Customer service is a mission critical, strategic, imperative, and it drives customer experience. Your products and services are evaluated every moment of every day. When the ‘evaluation’ is not going so well, the phone rings, email chimes, social networks sing. Brand performance (your brand), loyalty and customer satisfaction are driven by the experiences your customers have with your organization every day, every touch and every interaction – full circle.
Service organizations, whether for product companies, constituencies or service businesses are working diligently to orchestrate experiences that are positive, engaging, meaningful and consistent across all channels and touch-points. Imagine being the maestro of an orchestra with expertise levels that range from 20 years to 1 year (nails on a chalk board…). Providing consistent experience across channels and between channels is really, really hard! Further, throw in costs (people and technology), revenue, policy and productivity and your job became even harder.
Getting There, it is Possible
R “Ray” Wang wrote a blog for Harvard Business Review about a year ago, the key points are still resonating. In the post he identified nine characteristics of engagement systems that differ from the transactional systems. Take a look for yourself (after you finish reading this of course). But, I would like to focus on a few of the key points, just now:
First, there are systems that are “Design for sense and response.” These systems of engagement keep the ‘ear to ground’ in order to assess en masse. No transaction system was ever meant to perform this type of function.
Second, in order for the response part to work, systems need to “Foster two-way, engaging conversations.” What this means is that, we must avoid the one sided, unidirectional, broadcast type conversations. In order to accomplish this, systems and people need coordination and a joined up focus.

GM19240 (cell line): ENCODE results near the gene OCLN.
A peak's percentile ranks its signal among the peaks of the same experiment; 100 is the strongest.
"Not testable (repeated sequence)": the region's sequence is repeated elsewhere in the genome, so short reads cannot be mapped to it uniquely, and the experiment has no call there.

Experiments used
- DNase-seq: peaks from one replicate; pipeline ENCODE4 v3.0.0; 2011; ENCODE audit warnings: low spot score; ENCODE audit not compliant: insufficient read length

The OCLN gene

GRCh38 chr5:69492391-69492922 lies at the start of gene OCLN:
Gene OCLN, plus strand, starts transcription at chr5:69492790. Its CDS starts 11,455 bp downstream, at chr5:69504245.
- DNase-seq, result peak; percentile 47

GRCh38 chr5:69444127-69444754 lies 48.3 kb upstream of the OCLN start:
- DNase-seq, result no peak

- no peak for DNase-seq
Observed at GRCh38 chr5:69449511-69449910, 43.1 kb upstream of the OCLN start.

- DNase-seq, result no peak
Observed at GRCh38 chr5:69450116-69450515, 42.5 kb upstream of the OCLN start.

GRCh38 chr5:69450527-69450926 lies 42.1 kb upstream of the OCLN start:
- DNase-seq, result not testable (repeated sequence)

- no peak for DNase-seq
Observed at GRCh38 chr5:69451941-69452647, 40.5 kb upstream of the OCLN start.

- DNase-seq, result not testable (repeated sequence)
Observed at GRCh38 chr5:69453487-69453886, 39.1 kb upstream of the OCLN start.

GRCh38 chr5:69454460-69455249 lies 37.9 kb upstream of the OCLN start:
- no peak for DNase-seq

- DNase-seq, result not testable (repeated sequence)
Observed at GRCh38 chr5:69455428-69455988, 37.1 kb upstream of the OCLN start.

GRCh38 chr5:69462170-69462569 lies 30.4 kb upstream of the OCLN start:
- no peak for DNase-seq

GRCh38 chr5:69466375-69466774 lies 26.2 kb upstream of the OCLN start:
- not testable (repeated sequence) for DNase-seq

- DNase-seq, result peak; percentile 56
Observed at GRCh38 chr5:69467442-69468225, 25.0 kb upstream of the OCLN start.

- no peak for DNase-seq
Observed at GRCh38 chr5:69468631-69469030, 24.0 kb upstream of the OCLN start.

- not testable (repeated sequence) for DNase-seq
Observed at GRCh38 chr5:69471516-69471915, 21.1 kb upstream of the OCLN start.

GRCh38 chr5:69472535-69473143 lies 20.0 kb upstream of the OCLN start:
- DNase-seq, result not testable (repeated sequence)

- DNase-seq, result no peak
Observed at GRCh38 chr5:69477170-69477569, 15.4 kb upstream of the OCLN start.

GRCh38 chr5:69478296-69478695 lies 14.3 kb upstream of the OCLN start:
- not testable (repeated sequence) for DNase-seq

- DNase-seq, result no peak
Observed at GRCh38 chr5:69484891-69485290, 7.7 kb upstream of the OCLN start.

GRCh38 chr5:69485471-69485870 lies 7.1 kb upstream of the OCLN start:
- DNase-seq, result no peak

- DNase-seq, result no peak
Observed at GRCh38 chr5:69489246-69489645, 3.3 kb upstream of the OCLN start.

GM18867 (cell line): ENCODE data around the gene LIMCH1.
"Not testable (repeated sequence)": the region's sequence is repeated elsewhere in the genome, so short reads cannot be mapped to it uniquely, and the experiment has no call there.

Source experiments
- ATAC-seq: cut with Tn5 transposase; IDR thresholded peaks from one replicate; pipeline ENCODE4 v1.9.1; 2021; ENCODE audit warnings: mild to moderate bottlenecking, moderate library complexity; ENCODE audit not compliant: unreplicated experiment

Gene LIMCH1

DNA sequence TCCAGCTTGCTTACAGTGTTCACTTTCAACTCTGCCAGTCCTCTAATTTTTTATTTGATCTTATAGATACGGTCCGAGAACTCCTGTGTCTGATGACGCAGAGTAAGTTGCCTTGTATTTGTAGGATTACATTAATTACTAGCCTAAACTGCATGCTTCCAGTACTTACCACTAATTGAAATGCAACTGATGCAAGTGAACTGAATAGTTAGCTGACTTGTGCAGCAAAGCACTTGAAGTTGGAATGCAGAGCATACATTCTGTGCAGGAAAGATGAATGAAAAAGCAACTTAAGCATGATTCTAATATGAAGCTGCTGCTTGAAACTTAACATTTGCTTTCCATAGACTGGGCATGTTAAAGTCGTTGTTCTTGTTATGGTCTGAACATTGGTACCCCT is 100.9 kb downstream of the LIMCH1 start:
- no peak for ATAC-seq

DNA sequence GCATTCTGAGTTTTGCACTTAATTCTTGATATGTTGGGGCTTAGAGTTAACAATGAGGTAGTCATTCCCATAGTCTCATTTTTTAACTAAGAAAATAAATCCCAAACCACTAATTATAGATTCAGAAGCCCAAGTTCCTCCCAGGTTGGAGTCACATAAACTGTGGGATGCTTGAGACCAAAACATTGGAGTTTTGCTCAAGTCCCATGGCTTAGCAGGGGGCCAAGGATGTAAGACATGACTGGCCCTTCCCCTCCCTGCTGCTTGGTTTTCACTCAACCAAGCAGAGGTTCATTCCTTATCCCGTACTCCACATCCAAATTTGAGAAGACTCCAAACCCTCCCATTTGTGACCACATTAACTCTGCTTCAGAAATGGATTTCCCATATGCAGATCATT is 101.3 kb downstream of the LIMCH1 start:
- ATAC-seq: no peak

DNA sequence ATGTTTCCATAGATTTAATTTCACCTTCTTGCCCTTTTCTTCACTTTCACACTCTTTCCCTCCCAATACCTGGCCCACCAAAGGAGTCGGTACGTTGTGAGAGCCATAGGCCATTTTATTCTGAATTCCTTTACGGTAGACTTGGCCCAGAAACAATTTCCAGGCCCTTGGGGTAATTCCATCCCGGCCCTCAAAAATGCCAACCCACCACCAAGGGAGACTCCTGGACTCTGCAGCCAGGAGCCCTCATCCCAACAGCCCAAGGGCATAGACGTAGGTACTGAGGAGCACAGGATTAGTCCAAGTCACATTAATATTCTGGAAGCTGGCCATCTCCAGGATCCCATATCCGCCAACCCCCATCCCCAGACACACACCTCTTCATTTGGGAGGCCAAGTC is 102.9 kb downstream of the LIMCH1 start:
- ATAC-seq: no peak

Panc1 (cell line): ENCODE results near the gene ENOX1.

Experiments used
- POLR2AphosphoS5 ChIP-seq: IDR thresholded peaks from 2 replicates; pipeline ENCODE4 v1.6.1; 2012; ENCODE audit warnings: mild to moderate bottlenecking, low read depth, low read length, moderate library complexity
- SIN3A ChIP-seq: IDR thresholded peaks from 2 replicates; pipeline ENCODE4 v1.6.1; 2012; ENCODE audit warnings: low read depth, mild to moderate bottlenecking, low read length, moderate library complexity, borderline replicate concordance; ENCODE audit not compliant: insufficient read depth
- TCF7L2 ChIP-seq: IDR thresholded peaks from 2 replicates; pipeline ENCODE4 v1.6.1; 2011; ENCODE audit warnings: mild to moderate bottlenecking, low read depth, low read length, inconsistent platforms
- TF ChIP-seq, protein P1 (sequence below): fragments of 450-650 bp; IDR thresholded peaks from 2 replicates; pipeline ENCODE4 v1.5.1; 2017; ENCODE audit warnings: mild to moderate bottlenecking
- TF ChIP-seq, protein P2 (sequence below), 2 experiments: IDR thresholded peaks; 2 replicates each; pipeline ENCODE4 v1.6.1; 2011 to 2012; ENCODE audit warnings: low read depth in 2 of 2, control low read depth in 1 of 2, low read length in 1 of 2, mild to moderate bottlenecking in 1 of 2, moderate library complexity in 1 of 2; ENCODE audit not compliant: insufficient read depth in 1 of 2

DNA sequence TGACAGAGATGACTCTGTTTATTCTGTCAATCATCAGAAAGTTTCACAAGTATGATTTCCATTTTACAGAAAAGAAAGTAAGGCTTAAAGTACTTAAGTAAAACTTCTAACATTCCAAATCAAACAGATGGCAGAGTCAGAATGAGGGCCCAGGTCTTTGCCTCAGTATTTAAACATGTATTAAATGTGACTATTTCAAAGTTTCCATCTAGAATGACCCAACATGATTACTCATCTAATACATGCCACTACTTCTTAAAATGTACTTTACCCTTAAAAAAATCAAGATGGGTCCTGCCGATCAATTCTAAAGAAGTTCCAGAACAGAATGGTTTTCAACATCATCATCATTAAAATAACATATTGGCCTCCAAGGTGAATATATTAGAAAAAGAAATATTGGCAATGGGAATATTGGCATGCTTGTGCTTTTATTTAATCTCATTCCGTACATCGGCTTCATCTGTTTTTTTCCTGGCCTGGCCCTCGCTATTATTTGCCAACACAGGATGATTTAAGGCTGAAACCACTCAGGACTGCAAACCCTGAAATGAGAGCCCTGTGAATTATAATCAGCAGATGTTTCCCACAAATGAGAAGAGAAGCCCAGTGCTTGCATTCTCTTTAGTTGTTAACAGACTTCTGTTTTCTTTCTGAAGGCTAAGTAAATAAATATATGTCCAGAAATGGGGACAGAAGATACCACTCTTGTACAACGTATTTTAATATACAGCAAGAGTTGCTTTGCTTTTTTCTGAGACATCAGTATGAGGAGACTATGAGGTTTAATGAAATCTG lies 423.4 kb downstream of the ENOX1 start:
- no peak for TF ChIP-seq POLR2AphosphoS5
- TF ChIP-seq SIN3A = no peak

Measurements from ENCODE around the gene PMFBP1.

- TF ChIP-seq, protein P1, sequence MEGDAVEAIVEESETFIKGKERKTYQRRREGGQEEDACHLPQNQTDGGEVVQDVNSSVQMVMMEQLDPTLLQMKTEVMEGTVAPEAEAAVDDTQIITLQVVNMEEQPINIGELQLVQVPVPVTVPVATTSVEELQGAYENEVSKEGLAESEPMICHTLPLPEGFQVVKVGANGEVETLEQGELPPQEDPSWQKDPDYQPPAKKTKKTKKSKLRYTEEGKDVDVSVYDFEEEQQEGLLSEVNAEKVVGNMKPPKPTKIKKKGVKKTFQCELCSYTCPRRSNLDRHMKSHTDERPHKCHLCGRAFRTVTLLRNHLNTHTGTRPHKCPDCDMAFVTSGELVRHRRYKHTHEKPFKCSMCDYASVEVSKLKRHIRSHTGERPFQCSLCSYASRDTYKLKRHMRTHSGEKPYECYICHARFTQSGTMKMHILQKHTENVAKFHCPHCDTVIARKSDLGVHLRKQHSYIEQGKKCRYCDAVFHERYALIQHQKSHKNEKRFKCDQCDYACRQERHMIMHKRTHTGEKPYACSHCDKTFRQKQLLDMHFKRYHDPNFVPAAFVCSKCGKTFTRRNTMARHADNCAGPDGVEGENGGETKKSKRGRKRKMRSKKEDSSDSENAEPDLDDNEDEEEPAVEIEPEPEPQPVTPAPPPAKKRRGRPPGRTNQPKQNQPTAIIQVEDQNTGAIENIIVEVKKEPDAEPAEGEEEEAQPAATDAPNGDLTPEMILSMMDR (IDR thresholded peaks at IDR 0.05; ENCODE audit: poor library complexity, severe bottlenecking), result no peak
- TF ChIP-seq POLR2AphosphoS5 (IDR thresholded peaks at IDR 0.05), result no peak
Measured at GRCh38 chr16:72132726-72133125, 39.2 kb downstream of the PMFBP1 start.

Third, if the ‘Social Web’ has taught us anything, it is that patience is a dying characteristic – You must deliver (service, answers, help, responses) in real time. Engagement systems need to focus not only on immediacy, but context as well. Users can see activity streams, real-time alerts, and notifications on all their devices.
Finally, you need to reach your constituents, customers, partners and ecosystem on the channels they want, not just the ones that work for you. Your systems of interactions or engagement need to touch corporate departments, personal networks, and mobile devices.
And the way in which you get this done is with a Platform built today, with an eye on tomorrow.
How do you put the Systems Together?
Integration needs to make things easier for the knowledge worker rather than introducing overhead and friction. The consumer Web set the baseline expectations for ease of use including mobile and tablet access. On my small phone, my contacts are linked across 4 different networks and my little device helps me get things done – are you systems integrated?
Work streams and processes need to include integrated, permission based system access including activity streams and community type interactions. This is coordination and collaboration at both the human level and the system level. I need to find the people and information I need to solve a particular problem. The only way to do this is in context. Some people call this search, I like to call it find – similar but different. Hard, yes, but possible.
I will leave with the following. Before I do, I would ask you to consider the following question and comment back. Is this a social issues, an analytics issue or a service issue?
According to an IBM research study – “Social media conversations about parking in Bangalore are three times more negative than in other cities.”
And to this you might say “So, What?” But, let us think about this for a moment. If a city could monitor with an operational ‘eye’ (as opposed to just analytical), the city could learn even more and might actually be able to come up with some tactical solutions, and meet the need of the constituents